A few weeks ago something strange started happening with my hearing. Particularly when I had been sleeping on my right side, when I woke up in the morning my right ear would be blocked – as if I had been swimming and it was still filled with water, or as if I was on a plane after take off and it hadn’t ‘popped’ (my ear, that is, not the plane). This normally cleared up after a couple of hours, but depending on which side of the blackboard I stood, large parts of the morning’s English lessons were passing me by.
At first I put the problem down to hay fever, which always plays havoc with my sinuses and was still going strong even at the beginning of July (I had been under the impression that grass pollen is practically non-existent in Japan, but no such luck – another foreigner working in Ibaraki recently posted on Facebook about how his grass pollen hay fever has been almost untreatably bad). It soon got to the point where the offending ear would remain blocked until after lunch, and then to the point where it was still the same when I went to bed. After two or three days of listening to the world in mono, and having to either lean in towards people to hear what they were saying or turn around so that my left ear was facing them, I realised that it was time to go to the doctor.
At the height of the cedar pollen season in the spring, Mrs M’s uncle recommended a jibika
(耳鼻科 / ear, nose and throat specialist) who had been a contemporary of his when they were at school, and whose surgery is just up the road from our new apartment. As is the case whenever one falls ill in Japan, I didn’t have to be referred to S-sensei by a GP, nor did I have to make an appointment to see him: his clinic is open until 6.30 on weekdays, and in the four or five times I have been there, it has never taken more than a twenty-minute wait before I am ushered into his office and asked to sit down.
Rather than an ordinary chair, however, as the patient, one is directed to a kind of high-backed examination seat equipped with various attachments, head- and arm-rests, and which reminds me of a Frankenstein-style electric chair whenever I sit in it. S-sensei himself is a chubby fellow in a white coat and spectacles, and while a normal doctor (well, the kind of doctor I’m used to seeing on ER
, anyway) will have a stethoscope draped around their neck, S-sensei has a CD-shaped mirror strapped to his forehead at all times. He is more nutty professor than friendly doctor, has a habit of licking his bottom lip when he speaks, and when he does speak, it is faster than possibly any other Japanese person I have ever met.
‘What seems to be the problem?’ he asked the first time I met him.
‘My hay fever is really bad and I’ve run out of medicine,’ I said. ‘I’ve tried the over-the-counter stuff but it doesn’t work, so I was wondering if you could prescribe something stronger – I was taking cetirizine hydrochloride back in the UK’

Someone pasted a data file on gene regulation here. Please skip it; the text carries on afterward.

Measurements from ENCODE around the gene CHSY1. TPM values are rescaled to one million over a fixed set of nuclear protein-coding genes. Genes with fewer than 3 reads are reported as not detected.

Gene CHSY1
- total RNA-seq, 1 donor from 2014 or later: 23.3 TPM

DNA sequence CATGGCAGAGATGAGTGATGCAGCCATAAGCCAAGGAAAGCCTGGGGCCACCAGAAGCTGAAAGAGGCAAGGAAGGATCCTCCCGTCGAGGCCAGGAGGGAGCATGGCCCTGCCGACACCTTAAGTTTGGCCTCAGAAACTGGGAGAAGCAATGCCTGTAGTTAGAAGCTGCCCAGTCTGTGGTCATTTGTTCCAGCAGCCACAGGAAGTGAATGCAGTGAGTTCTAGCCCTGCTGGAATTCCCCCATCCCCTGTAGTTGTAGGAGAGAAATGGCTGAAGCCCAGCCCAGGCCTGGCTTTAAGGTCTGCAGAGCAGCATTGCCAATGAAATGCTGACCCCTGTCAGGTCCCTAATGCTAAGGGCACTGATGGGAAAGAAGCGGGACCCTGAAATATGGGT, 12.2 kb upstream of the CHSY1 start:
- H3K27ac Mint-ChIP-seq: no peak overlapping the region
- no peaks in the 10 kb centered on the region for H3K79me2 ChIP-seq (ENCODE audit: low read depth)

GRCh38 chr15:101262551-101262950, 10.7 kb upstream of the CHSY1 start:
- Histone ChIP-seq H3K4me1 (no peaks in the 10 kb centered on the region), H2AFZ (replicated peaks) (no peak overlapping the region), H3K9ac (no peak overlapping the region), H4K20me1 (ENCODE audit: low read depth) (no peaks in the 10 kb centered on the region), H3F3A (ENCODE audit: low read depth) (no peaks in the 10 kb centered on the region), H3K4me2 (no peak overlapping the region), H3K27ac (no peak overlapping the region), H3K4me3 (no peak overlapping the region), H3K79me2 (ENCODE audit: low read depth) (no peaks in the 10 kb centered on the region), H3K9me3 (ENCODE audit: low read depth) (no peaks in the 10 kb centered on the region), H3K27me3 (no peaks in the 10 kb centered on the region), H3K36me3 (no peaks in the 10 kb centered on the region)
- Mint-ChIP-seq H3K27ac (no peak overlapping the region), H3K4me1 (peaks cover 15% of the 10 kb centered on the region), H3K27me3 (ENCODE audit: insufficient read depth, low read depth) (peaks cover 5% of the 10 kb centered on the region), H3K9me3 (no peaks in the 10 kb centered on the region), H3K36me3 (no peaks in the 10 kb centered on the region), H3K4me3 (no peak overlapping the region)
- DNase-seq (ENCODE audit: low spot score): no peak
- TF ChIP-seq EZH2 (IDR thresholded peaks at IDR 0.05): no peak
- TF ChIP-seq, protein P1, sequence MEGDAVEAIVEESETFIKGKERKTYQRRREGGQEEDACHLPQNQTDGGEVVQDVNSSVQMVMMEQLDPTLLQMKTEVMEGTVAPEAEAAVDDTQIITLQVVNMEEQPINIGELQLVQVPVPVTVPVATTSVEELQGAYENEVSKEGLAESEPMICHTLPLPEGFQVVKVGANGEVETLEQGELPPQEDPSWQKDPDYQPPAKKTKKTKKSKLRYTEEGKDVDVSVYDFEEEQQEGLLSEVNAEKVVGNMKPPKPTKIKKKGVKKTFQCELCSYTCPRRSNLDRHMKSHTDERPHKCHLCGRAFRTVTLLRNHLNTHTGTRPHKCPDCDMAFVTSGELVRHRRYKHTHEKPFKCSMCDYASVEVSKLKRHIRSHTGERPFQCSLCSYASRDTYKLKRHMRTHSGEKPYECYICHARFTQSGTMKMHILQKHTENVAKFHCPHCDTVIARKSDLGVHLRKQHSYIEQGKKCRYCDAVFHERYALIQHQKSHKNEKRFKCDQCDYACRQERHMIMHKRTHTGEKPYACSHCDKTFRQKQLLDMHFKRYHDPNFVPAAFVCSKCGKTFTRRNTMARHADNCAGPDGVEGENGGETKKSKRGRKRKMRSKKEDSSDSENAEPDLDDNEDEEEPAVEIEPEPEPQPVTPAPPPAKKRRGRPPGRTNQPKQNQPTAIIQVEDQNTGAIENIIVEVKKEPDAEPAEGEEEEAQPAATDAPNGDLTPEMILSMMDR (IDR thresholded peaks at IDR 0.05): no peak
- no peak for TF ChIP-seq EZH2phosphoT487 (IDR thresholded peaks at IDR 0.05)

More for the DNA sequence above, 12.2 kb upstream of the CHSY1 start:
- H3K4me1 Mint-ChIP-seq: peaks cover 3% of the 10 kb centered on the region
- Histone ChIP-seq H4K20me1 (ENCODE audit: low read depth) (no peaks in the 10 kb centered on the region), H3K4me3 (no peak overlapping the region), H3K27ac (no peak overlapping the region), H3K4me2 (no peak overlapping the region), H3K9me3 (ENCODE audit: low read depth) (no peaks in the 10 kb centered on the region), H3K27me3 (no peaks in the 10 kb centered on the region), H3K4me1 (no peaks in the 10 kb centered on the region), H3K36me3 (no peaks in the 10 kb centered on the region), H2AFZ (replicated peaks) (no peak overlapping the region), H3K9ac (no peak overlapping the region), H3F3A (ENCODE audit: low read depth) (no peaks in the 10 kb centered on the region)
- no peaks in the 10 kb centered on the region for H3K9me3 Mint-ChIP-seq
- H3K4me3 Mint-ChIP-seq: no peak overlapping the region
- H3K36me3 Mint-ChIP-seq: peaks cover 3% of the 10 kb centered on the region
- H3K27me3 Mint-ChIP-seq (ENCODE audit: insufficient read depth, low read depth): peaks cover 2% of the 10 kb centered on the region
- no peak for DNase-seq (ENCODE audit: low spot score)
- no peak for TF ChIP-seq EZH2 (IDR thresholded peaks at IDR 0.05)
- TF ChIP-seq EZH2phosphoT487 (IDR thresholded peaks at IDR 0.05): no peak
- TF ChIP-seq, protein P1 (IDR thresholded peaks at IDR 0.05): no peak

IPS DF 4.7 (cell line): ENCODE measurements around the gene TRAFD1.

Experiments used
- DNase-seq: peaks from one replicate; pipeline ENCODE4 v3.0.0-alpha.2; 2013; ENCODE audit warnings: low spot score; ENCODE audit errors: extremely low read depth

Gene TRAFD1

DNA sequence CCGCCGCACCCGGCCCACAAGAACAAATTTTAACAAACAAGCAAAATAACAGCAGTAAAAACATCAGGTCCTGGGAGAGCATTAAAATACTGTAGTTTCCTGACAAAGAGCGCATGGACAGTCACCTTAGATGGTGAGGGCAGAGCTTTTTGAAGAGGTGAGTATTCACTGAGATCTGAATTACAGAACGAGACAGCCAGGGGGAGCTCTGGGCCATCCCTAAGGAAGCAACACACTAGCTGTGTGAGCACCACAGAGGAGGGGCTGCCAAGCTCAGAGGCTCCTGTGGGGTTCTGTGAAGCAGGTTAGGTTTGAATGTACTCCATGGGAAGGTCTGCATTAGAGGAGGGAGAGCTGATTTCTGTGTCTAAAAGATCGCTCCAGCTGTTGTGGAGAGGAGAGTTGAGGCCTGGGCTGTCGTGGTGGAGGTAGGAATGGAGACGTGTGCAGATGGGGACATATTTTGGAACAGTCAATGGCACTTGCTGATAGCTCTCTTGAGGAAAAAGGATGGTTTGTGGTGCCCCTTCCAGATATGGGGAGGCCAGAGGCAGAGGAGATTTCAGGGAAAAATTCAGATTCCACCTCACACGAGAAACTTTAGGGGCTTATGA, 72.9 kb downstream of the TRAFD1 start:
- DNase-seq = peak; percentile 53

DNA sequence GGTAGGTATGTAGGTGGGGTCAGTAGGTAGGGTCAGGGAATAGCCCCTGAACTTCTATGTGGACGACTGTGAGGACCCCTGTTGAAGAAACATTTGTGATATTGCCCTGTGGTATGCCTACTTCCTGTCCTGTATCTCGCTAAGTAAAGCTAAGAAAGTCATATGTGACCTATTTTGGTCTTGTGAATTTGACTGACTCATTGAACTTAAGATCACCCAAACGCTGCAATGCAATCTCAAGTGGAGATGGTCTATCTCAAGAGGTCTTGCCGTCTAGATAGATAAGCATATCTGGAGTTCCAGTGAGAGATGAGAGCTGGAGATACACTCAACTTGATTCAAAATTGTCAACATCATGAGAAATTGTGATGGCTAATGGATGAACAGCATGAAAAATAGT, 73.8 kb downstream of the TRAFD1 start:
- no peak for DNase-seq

‘Actually that's quite weak. Hay fever drugs are classified in three levels, and cetirizine is a level three.’
‘Really? That’s all I’ve ever been offered. I didn’t realise there was anything stronger.’
‘Obviously the stronger medicines may make you drowsy, so we’ll monitor your condition through the season and give you a prescription based on that. If you take a look at this chart, you’ll see that the pollen in Ibaraki is particularly bad – the worst in the country, in fact – and next year it’s going to be even worse. Do you take any other kinds of medicine?’
‘I use a nasal spray sometimes.’
‘You need to be careful not to become too dependent on nasal sprays. Can you read Japanese?’
‘So long as it’s not too technical, yes.’
‘Have a look at this – or your wife can read it for you.’
He handed me a photocopy of an article from a medical journal about the perils of steroid-based nasal sprays, and carried on talking for several more minutes. The more he spoke, the faster his voice became, and rather than interrupt his flow, I asked Mrs M to go over the salient points as we drove home.
When we went to see S-sensei last week, he peered into my right ear using one of those instruments with a little conical whatsit on the end containing a magnifying glass and a light.
‘It’s just full of earwax,’ he declared. ‘Let’s check the other one. Yes, that’s almost as bad.’ He called Mrs M over to see for herself. ‘See? Completely blocked. There may be another problem, but until we get these cleaned out I won’t be able to tell.’
A couple of years ago I had an attack of tinnitus, which I eventually decided had been caused by my rather over-zealous use of cotton buds. I have been trying to wean myself off them ever since, to the point where for the past few months, I have only been cleaning my ears once a week. As a result, instead of having tinnitus I was now partially deaf, so S-sensei prescribed some ear drops and asked me to come back in three days’ time, when he would clear the blockage.
‘Do you mind me asking how you’ll do that?’ I said. ‘It’s just that a couple of friends of mine suffered hearing damage after having their ears syringed.’ I wasn’t sure how to translate this into Japanese, so described the kind of syringe you would use to receive an injection or give a blood sample.
‘Don’t worry,’ said S-sensei. ‘We don’t do any alternative therapies here. A few years ago there was a treatment going round that involved putting a lit candle in your ear. It was ridiculous, and I was the one having to clear up the mess.’
Three times a day for the next three days, Mrs M put three magic ear drops into each ear and left me lying on my side for three minutes at a time, and by the third day – as S-sensei had warned me – the gunk had softened up and then re-congealed to make me deaf in the left ear too. Monday was my first day working at the board of education since the beginning of April, but I could do little more than sit at my desk and ignore everybody. If someone spoke very clearly and I listened very carefully then I could just about hold a conversation, but it was like spending all day stuck at the bottom of a swimming pool, and I left early in order to get to the clinic before it closed.